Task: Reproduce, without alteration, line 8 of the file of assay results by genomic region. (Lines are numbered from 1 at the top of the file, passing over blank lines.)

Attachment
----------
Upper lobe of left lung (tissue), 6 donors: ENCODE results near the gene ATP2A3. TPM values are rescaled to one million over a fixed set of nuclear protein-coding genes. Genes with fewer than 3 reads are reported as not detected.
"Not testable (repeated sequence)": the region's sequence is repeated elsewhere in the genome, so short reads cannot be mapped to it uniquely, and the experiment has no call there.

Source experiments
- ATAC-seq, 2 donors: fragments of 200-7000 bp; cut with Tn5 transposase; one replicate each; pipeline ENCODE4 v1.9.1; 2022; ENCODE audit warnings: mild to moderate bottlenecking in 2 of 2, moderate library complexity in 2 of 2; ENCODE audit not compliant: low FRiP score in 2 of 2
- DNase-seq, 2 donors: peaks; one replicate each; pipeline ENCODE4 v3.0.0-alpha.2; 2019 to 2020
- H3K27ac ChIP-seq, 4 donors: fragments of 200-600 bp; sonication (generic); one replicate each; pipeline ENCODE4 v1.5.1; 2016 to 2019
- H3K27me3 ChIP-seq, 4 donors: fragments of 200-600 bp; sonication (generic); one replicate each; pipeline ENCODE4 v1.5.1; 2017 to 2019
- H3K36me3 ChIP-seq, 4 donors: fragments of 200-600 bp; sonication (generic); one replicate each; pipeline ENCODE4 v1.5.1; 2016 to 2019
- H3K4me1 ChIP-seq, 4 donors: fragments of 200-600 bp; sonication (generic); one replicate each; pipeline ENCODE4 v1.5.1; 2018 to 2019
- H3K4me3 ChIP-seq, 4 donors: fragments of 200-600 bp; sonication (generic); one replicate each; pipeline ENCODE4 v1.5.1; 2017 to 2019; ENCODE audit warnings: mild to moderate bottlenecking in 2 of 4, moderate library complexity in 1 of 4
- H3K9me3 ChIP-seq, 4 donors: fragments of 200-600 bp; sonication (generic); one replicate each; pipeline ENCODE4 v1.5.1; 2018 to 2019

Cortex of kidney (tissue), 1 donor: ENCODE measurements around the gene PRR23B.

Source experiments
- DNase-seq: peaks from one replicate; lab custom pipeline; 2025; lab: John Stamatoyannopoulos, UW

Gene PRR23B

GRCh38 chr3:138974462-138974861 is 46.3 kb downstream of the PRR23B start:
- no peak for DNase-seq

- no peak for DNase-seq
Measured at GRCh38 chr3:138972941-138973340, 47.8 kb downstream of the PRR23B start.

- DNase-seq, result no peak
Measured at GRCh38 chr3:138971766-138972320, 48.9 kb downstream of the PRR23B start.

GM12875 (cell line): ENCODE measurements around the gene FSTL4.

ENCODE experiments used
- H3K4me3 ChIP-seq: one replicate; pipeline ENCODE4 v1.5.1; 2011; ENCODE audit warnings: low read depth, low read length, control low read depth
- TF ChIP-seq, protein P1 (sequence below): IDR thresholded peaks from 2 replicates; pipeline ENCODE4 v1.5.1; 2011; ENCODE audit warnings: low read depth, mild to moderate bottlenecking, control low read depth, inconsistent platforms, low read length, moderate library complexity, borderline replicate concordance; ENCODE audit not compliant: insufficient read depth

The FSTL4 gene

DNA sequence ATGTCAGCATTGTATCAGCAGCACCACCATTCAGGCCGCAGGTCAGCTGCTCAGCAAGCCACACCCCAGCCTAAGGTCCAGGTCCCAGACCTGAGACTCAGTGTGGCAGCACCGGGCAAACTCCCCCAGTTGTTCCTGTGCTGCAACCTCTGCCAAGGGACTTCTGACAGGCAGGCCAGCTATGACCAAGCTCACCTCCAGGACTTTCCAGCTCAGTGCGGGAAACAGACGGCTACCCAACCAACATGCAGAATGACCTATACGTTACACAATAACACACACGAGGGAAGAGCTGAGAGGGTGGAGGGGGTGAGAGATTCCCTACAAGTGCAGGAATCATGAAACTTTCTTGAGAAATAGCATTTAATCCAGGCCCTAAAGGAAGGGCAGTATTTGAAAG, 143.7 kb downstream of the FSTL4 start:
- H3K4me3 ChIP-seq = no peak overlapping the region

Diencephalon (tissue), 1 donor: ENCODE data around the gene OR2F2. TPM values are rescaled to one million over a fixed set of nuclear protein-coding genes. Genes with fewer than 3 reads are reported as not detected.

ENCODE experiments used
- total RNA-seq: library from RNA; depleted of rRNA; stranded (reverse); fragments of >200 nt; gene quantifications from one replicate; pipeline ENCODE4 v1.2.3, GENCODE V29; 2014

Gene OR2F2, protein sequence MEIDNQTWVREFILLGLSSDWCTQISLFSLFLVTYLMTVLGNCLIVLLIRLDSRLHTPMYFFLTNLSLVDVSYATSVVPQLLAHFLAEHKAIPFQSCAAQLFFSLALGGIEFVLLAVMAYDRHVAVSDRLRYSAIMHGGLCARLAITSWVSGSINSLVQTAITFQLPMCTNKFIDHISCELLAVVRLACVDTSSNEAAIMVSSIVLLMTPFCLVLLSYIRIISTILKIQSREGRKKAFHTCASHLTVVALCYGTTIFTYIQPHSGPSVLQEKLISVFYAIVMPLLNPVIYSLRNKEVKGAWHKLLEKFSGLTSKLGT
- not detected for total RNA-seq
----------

- H3K36me3 ChIP-seq, 4 donors: fragments of 200-600 bp; sonication (generic); one replicate each; pipeline ENCODE4 v1.5.1; 2016 to 2019